Burning

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Two childhood friends, who grew up in a farming village outside of Seoul, meet as adults, at random. They haven’t seen one another in years. They go out for drinks and reminisce. The young woman has been studying pantomime, and she shows off some of what she has learned. She pantomimes eating a tangerine and her gestures are so specific you could swear the tangerine was really there. He is amazed at the illusion. She tells him that if he ever is hungry for anything, he can create it on his own like this. 

Everyone is hungry for something in “Burning,” the new film from South Korean master Lee Chang-dong. How that hunger manifests, and what hunger even signifies, is up for debate. The debate itself is too dangerous to even be spoken out loud, since it threatens the class status quo. Based loosely on Haruki Murakami’s short story Barn Burning, “Burning” is Lee’s first film in 8 years, and it is a bleak and almost Darwinian vision of the world, survival of the fittest laid bare in sometimes shocking brutality. The three main characters circle warily, looking at each other with desire, mistrust, need, never certain of the accuracy of their perceptions. Lee’s explorations require depth and space. It’s a great film, engrossing, suspenseful, and strange.

Jongsu (Ah-in Yoo), the young man enraptured by the pantomime, dreams of being a writer. His favorite author is Faulkner, because—he says—every time he reads a Faulkner story, it feels like his own. This makes sense since it takes a while for us to understand the layout of Jongsu’s life, so hazy is it with strange relationships, missing figures, blank spaces. His father is in trouble with the law for assaulting another farmer, although the details remain vague. His mother took off when he was little. When he runs into Haemi, (Jong-seo Jun), a girl he grew up with, dancing outside a store giving off raffle tickets, he almost doesn’t recognize her. “Plastic surgery,” she grins. Almost before he knows what has happened, he and Haemi have sex, and he agrees to feed her cat while she takes a trip to Africa. Rattling back and forth between Seoul and the family farm in his battered pickup truck, he is caught in an in-between state, dreaming of Haemi, waiting for her return, shoveling food for the cows, or putting out food for her cat—a cat who is never seen or heard. It’s impossible to avoid the speculation that there is no cat, that Haemi made it up. But for what reason?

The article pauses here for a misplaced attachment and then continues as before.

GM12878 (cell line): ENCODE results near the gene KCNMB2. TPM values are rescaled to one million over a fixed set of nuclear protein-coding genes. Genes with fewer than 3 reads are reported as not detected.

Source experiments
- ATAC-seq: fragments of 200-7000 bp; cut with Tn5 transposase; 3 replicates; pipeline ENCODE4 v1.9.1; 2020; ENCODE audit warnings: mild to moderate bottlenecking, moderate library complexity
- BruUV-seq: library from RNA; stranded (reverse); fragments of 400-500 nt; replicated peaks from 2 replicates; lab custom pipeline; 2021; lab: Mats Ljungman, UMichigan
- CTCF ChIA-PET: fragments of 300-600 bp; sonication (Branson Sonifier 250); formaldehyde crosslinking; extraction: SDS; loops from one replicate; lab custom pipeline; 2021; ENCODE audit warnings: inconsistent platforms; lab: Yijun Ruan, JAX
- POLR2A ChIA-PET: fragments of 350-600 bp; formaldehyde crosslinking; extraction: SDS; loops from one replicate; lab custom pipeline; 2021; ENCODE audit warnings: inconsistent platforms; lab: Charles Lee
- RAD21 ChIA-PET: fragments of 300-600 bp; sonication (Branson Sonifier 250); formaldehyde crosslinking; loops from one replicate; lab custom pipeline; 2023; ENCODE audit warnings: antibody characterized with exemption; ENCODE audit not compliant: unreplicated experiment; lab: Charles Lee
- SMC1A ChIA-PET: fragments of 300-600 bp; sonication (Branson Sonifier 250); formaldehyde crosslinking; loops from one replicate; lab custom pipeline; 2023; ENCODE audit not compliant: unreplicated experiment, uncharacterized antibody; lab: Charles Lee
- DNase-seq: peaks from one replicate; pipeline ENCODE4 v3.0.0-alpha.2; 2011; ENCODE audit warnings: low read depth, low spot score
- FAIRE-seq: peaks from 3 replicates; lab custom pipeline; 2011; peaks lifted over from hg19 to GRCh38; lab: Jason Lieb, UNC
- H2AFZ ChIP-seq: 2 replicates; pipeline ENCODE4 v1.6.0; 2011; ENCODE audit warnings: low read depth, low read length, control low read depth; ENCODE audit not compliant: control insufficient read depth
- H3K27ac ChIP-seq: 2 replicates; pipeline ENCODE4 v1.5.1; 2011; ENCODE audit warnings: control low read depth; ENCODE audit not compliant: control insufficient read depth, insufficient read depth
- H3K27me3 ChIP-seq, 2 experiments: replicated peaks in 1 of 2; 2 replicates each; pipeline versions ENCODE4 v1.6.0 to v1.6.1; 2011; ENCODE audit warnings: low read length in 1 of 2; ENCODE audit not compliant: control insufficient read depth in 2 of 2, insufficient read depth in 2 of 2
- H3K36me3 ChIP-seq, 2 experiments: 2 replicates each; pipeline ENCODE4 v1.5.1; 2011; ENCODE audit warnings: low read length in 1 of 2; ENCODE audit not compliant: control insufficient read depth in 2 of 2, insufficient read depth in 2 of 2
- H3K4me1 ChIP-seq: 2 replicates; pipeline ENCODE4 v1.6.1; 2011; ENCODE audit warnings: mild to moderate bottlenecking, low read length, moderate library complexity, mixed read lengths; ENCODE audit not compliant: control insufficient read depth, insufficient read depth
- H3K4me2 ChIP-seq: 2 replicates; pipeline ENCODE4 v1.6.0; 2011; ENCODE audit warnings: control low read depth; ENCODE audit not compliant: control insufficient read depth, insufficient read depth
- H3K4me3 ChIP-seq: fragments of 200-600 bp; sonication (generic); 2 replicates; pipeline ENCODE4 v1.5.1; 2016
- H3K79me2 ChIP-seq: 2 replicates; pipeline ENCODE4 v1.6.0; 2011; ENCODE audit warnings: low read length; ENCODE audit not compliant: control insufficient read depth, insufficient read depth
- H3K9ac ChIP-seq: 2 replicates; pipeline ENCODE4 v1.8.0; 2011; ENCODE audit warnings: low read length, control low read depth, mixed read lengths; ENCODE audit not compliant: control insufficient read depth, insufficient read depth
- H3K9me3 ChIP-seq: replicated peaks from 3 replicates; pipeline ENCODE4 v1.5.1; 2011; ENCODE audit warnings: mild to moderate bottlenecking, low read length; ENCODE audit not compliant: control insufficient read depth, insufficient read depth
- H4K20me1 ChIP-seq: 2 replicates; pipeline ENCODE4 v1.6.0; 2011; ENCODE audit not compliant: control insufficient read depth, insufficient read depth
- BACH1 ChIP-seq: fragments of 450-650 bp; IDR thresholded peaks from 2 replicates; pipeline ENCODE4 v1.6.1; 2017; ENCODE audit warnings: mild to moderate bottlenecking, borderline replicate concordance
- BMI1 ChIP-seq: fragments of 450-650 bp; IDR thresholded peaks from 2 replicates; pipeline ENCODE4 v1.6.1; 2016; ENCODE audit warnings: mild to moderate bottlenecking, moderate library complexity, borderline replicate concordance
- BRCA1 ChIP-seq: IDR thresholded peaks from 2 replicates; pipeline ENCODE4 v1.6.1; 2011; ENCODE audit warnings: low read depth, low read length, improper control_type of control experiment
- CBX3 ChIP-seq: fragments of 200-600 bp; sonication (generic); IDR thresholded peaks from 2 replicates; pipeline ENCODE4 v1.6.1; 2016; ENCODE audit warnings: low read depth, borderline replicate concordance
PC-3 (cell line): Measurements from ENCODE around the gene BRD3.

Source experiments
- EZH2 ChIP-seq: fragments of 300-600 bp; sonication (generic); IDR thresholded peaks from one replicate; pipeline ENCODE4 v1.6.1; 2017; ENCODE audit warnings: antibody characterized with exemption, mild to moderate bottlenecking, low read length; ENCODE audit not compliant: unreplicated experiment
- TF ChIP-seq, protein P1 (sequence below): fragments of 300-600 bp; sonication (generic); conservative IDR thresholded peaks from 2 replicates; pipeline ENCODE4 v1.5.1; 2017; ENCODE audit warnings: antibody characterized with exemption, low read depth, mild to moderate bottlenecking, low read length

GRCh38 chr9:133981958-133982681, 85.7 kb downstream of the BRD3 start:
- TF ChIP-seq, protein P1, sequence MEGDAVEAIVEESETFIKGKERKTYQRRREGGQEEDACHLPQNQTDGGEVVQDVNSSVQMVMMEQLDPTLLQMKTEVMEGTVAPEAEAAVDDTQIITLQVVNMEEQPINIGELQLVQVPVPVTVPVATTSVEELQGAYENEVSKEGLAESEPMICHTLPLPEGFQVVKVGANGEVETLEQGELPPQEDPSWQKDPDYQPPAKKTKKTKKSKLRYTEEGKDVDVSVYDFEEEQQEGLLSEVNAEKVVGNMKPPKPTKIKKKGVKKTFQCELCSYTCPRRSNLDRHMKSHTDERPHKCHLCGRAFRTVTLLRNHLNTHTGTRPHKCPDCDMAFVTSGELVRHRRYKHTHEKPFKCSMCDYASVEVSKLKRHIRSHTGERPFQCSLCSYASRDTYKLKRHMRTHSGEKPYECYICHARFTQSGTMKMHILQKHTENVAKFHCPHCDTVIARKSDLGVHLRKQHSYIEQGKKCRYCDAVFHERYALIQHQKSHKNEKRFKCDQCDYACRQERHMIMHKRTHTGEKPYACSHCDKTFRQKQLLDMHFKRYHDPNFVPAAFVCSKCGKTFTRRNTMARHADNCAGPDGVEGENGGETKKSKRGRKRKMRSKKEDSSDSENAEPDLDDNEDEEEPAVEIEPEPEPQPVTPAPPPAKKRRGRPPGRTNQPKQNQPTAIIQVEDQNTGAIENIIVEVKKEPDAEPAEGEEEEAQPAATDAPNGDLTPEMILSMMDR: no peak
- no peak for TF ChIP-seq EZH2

When Jongsu picks up Haemi at the airport on her return from Africa, he is chagrined to discover Haemi has a man in tow, a man named Ben (Steven Yeun), whom she met on her travels. The two are clearly now an item. Jongsu has a weird feeling that Ben is no good, that something is really “off” about the guy. Ben drives a Porsche, his apartment is huge and filled with beautiful artwork, he doesn’t seem to have a profession. Jongsu says to Haemi, “There are so many Gatsby’s in Korea.” If Ben is Gatsby, then that would make Jongsu Nick Carraway and Haemi Daisy. The closer Jongsu gets to the heart of Ben, the more he sees that there’s no “there there.” Ben is dangerously void, maybe even a sociopath. (Yeun gives a truly chilling performance.) The class critique in “Burning” is as unsubtle as F. Scott Fitzgerald’s was, and it creates unbearable tension, rage crackling off the screen. When Haemi demonstrates the Kalahari Bushmen’s “hunger dance” for Ben and his friends, Jongsu notices how uncomfortable everyone is, hiding their mocking smiles. He catches Ben yawning during Haemi’s dance. Haemi, so alluring to the appreciative Jongsu, is a creature of fun for these empty city slickers. Jongsu starts to feel like Haemi may be in some kind of danger.